FIG. 1 is a side view of a two axle railway locomotive truck in accordance with the invention as installed under a locomotive carbody.
FIG. 2 is a top view of the truck from the plan indicated by line 2--2 of FIG. 1.
FIG. 3 is a longitudinal cross-sectional view through the central frame, linkage and bolster portions from the plane indicated by the line 3--3 of FIG. 2.
FIG. 4 is a transverse cross-sectional view from the plane indicated by the line 4--4 of FIG. 2.
FIG. 5 is a diagrammatic view of the interconnected axles and steering linkage showing their operating positions on tangent track, and
FIG. 6 is a diagrammatic view of the interconnected axles and steering linkage showing their operating positions on curved track.
In the drawings, numeral 10 generally indicates a powered self steering railway truck of the road locomotive type supporting one end of a locomotive carbody 11 shown in FIGS. 1, 3 and 4 by phantom lines. The truck 10 includes a unitary frame 12 which may be fabricated, cast or otherwise manufactured. The frame 12 includes a pair of generally parallel, laterally spaced, longitudinally extending side frames 14, 15 interconnected by a pair of transoms 16, 17, longitudinally spaced equidistant from a central transverse vertical plane 18. A central longitudinal vertical plane 19, located equidistant from the side frames 14, 15 intersects the transverse plane 18 in a central vertical axis 20.
Adjacent their ends, the truck side frames 14, 15 include downwardly extending pedestals 22 for receiving journal boxes 23 rotatably supported on the ends of axles 24 carried by rail engaging wheels 26. The wheels 26 are arranged in laterally spaced pairs connected by a single axle 24 to form longitudinally spaced wheel and axle assemblies. The journal boxes 23 are disposed in the pedestals between bearing surfaces formed by pedestal liners 27 or other suitable pedestal bearing surfaces. A small amount of longitudinal clearance is provided to allow for limited longitudinal motion of the journal boxes relative to the truck frame for steering of the wheel and axle assemblies in a manner to be subsequently described.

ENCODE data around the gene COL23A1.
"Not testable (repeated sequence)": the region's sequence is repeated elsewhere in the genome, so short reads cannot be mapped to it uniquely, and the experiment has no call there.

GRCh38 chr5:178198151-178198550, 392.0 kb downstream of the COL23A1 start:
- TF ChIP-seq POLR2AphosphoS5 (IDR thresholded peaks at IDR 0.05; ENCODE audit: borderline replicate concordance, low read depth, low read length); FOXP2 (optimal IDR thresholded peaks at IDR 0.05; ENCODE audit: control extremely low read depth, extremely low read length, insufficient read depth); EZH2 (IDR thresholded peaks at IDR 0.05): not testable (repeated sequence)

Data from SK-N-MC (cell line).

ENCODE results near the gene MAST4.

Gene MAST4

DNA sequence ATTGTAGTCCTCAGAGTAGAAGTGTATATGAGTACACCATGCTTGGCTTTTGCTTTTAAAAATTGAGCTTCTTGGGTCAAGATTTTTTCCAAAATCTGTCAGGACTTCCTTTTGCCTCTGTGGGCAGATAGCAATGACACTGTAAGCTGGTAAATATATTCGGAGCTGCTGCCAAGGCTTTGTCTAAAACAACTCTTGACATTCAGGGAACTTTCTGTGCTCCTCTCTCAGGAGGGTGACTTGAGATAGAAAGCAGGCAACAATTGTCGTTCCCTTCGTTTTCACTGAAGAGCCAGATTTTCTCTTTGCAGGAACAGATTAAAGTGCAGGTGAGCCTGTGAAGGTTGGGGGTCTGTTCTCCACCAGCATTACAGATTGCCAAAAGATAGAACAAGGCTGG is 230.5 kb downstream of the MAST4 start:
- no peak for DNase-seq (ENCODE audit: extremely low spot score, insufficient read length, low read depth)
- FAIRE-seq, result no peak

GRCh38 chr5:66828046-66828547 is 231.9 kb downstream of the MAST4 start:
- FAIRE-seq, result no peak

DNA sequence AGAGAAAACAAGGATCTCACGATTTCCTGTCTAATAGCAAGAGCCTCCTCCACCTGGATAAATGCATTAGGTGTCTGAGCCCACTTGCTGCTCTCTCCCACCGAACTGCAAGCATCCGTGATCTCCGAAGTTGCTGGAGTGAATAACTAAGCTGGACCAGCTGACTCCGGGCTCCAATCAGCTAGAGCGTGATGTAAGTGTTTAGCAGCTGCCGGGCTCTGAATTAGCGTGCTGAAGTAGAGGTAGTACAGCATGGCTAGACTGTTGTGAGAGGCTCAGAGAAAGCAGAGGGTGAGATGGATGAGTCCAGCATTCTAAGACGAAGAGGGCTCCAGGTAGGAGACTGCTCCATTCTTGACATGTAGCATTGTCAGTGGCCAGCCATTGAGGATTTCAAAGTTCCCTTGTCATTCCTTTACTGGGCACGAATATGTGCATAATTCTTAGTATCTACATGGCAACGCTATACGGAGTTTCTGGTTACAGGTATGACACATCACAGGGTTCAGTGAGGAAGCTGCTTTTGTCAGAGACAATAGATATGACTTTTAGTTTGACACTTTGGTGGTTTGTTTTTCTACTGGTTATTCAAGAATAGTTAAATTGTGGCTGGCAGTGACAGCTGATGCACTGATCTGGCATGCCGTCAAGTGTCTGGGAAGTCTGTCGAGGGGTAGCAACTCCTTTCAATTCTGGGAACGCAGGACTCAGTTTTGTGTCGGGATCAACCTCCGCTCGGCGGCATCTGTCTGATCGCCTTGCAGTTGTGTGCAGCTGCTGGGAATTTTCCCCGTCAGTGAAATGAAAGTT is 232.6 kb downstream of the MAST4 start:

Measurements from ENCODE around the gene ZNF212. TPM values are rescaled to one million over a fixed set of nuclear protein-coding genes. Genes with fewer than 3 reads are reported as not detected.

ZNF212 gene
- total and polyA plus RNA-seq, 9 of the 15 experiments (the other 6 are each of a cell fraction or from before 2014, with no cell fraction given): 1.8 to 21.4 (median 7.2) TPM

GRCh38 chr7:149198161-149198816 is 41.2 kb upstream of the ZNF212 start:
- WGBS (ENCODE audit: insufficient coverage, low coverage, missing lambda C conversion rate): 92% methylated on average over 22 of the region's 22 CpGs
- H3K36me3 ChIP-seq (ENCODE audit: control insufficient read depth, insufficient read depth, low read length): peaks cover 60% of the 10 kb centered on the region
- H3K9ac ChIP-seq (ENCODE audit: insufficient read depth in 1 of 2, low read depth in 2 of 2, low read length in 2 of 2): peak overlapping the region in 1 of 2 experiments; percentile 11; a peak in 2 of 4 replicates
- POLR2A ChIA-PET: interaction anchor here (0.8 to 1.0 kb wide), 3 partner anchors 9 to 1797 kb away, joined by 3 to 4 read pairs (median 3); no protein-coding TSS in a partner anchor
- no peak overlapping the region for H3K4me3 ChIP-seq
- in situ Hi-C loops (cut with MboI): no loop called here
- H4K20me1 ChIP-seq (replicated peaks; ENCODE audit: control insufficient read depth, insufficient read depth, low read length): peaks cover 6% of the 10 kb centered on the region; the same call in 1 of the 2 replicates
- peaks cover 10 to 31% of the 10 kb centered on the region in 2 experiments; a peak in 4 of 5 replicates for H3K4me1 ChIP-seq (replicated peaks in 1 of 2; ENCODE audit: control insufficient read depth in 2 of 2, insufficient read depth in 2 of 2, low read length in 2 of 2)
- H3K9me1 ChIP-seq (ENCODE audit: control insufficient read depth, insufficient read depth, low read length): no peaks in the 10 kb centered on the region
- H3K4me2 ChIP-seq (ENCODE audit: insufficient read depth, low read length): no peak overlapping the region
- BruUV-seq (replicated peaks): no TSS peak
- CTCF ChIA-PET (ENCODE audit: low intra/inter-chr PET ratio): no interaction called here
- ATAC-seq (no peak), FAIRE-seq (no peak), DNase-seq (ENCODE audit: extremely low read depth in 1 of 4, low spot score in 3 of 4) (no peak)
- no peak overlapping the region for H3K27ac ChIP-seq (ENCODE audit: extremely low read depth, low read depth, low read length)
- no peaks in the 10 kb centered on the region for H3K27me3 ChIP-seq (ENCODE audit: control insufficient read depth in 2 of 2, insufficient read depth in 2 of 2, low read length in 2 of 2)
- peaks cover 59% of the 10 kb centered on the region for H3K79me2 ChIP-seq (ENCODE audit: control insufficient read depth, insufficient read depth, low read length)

Lateral stops, not shown, are provided between the journal boxes and the truck frame to limit lateral motion of the wheel and axle assemblies to a predetermined amount. The truck frame is supported on the journal boxes by a relatively soft primary suspension comprising coil springs 28 for which rubber or other suitable alternative resilient suspension means or devices could be substituted.
Centrally of the truck, a transverse bolster 30 is carried within a space bounded by the side frames 14, 15 and transoms 16, 17. The bolster is supported upon the truck frame by a relatively stiff secondary suspension comprising, but not limited to, rubber sandwich elements 31. Front and rear bearing plates 32 are provided between the bolster and transoms which substantially limit movement of the bolster to lateral and vertical motions relative to the truck frame and transfer longitudinal traction and braking forces between the bolster and truck frame. A center bearing 34 is provided at the center of the bolster for pivotally connecting the truck with a downward projection 35 of the carbody.
For powering the wheel and axle assemblies to drive the locomotive, the truck is provided with a pair of traction motors 36. Each motor has an outer end 37 supported by conventional bearing means on one of the axles 24, and an inner end 38 carried from the adjacent transoms 16, 17 by a depending link 39. The link is flexibly or swivelly connected at its ends to allow a limited amount of both longitudinal and lateral motion between the inner end of the traction motor and the adjacent transom member from which it is supported.